The sudden death of bell hooks on 15 December 2021 created ripples that will be felt for a long time. As a young black working-class woman, bell hooks’s words were initiation into a political trajectory that emphasised the importance of analysing the complexities of human lives through the systems of race, gender and class not as additives but as co-constitutive. What many today seem to credit to scholars like Crenshaw were long the terrain of bell hooks, whose political, pedagogic and critical offerings had an ability to wrap itself around many of us and cradle us through the pain of living under what she articulated as an ‘imperialist, white supremacist, capitalist patriarchy’.
In her death, I have come to wonder how those of us committed to a revolutionary politic mourn the intellectuals who were central to our existence? How do we resist co-optation of their radicalism? How do we continue the projects they start?
As I reflect on my journey with bell hooks, and engage with the various discourses that have emerged since her passing, I learn that there are many versions of bell hooks. There is a diversity in the readings of her work, and there are many interpretations of what her project is and was. Through these reflections, I am also troubled by what has become a cynical celebrification of her work that is often found in the de-contextualised and simplistic quotations of her texts on online platforms. Here her work is repeated and recited like simplistic aphorisms of abstract ‘love’ and ‘self-help’ style quotes instead of the rigorous social and political critique I have come to know as her project.
In the online responses to hooks’s passing, I was reminded of the ways neoliberalism subsumes radicality through commodity fetishism. I think about how this reconstitution of radicality to performance without praxis remains a scourge of revolutionary movements. A practical example of this commodification can be found in many Beyoncé performances; where she adorns herself and her dancers in the uniform of black panthers, fists up in the air, to dance and sing about ‘formation’ on the Superbowl stage. All the while she amasses wealth through a brand that exploits the labour of women in the Global South. I am reminded of bell hooks’s intervention and critique of Beyonce as a cultural terrorist and I wonder how she would feel witnessing similar terrorism be enacted using her words.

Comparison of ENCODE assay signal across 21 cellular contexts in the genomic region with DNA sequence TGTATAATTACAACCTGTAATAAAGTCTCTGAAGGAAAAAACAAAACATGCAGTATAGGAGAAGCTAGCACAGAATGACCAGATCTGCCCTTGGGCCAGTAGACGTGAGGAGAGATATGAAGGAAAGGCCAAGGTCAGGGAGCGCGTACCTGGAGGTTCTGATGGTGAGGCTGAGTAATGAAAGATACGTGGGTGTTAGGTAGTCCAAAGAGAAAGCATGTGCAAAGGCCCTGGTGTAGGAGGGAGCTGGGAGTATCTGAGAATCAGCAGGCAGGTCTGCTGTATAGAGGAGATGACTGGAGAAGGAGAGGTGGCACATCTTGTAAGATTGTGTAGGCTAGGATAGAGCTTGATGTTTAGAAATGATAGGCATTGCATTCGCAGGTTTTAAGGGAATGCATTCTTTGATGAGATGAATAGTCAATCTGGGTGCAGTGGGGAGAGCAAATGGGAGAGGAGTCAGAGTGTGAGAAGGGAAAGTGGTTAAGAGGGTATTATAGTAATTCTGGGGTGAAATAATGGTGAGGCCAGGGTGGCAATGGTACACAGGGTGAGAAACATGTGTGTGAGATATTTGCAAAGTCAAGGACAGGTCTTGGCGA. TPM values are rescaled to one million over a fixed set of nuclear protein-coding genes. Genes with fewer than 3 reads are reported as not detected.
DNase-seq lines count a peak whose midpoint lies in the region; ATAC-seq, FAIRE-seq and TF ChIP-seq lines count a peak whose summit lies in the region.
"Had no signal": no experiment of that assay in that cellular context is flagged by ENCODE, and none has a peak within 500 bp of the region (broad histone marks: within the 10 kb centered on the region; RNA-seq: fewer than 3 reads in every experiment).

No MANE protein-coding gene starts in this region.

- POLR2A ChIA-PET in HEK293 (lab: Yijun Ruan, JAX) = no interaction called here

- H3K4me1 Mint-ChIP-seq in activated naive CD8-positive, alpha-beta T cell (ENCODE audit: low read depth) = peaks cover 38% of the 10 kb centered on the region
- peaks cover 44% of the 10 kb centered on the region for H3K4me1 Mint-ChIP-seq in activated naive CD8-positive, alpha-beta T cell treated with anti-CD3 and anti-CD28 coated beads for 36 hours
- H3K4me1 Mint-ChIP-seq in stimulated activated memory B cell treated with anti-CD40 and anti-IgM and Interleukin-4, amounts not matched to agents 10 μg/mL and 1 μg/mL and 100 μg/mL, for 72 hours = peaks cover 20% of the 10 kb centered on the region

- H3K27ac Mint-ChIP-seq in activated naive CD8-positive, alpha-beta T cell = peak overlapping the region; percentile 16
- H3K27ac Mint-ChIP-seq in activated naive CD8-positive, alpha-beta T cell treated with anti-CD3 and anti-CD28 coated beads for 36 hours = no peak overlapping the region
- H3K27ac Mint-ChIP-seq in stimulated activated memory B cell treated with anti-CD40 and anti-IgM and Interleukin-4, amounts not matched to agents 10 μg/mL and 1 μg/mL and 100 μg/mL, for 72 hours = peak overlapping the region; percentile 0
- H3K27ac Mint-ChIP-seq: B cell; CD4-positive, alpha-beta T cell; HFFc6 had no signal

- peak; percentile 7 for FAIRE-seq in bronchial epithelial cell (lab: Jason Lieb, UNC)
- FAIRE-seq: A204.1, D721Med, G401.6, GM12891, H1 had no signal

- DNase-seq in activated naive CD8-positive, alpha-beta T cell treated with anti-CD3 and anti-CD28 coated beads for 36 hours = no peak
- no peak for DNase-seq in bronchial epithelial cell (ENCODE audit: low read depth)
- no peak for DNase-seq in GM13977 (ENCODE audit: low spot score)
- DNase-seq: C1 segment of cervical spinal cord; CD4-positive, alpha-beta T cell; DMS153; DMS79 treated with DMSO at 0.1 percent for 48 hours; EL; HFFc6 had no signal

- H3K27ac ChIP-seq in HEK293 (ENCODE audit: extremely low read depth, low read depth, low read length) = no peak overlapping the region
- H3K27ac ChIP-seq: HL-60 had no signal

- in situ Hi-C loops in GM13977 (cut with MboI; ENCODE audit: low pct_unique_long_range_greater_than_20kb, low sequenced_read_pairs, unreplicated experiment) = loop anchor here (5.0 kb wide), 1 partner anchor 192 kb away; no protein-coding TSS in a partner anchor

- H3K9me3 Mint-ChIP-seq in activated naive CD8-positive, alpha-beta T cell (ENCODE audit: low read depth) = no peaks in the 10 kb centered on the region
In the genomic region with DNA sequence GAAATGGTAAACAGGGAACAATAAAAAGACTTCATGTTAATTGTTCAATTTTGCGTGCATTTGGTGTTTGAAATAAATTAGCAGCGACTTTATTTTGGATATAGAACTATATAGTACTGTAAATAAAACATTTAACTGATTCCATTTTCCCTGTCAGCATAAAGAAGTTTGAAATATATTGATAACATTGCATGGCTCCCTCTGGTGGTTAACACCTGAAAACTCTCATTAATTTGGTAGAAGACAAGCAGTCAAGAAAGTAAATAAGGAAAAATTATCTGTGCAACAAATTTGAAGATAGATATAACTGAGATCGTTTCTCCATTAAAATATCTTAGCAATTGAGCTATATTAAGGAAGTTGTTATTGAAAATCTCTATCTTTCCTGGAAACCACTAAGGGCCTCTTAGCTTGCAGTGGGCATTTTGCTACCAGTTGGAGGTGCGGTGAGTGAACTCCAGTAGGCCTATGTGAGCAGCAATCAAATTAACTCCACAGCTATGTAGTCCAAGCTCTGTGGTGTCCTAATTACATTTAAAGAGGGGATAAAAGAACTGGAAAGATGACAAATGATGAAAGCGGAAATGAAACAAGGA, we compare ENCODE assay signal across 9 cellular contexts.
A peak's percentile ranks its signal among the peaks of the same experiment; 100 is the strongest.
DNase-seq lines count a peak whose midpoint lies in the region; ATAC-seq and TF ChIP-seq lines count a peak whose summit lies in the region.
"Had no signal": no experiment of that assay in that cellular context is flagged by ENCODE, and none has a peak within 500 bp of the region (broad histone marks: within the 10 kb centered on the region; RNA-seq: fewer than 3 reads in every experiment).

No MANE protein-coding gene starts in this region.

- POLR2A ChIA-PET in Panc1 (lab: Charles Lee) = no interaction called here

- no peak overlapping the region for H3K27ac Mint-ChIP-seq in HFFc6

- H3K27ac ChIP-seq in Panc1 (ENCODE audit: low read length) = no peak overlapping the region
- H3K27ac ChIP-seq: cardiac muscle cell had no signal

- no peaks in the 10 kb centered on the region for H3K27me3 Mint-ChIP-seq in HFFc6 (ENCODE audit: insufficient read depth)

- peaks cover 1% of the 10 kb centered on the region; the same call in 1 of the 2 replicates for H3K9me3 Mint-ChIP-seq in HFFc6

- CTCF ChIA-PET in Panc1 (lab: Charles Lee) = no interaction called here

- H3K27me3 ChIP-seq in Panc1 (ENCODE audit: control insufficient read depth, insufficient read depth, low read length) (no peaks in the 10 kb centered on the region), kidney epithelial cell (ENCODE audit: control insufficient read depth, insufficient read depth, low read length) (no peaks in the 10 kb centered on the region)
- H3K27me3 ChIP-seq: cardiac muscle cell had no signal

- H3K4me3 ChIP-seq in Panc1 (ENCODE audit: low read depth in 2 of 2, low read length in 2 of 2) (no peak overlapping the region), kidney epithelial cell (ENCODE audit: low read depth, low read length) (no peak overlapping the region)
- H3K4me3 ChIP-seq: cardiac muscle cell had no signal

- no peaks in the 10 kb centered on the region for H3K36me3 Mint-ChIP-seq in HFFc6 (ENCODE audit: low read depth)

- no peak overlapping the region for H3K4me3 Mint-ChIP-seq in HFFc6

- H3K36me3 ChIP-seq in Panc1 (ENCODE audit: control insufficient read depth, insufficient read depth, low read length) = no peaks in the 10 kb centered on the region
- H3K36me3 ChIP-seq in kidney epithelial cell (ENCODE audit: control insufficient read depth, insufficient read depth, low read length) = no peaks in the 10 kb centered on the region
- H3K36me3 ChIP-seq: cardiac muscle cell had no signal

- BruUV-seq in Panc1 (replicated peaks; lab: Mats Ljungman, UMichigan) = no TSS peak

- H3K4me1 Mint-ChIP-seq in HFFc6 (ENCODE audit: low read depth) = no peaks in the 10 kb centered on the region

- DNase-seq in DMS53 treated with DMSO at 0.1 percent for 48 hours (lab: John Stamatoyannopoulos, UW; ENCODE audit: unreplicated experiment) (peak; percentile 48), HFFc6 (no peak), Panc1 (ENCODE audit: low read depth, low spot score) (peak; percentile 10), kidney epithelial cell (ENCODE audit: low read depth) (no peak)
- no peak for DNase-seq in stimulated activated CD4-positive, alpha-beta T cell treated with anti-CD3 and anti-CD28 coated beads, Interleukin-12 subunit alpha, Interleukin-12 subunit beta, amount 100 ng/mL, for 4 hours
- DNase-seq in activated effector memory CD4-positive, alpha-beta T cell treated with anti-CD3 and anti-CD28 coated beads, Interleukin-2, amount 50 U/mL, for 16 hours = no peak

Alongside the celebrification of the works of bell hooks is an emergent demonisation of her black feminist project. Many have spoken about the pitfalls in hooks’s social commentary on the Central Park five, comments made about black manhood and her articulations of the violent patriarchal desires of the Black Panther men. Whilst a lot of this critique has been reactionary and can be argued to be bad faith readings of her works, there have been critiques that require some necessary attention. Most notably, the work of Professor Thomas J Curry, who has articulated how these often-problematic caricatures of black men find themselves rearticulated in the black feminist thought of hooks and others. I find it necessary to not simply ignore these critiques but find space to understand and work through some of the contradictions present in the works of hooks and other radical scholars.
The expectation of perfection in any scholarship is a falsehood we come to believe due to the celebrification of radicals. Deifying hooks or engaging the black feminism she offers through a dogmatic lens that assumes infallibility, dehumanises hooks and stifles our ability to engage in what Huey P Newton describes as a revolutionary critique.
‘There are two types of criticism, revolutionary and reactionary. Revolutionary criticism is made on a principled basis, at the proper time … and it is given to reach a higher level of unity and to strengthen the revolutionary camp. Reactionary criticism generally takes the form of a personal attack … It is generally one-sided criticism based on a subjective analysis not having looked at a situation on all sides, and reactionary criticism only served the interest of the fascist and imperialist.’
Rigorous revolutionary critique offers us a necessary radical pedagogy that has become lost in the vampirism of capitalism and limits our ability to mourn radically. Too often, the political lives and works of radicals become abstracted in ‘Goodreads’ style quotes, in cheap sweatshop t-shirts and instagrammable captions. Now more than ever, it is necessary to reclaim our radicals through a commitment to working through and with contradictions, to continue to stretch political scholarship and to engage in an unceasing project of revolution building. I believe this is a radical way to honour bell hooks and so many others who have come before her by recognising their scholarship, humanity and mistakes but committing to working with them still.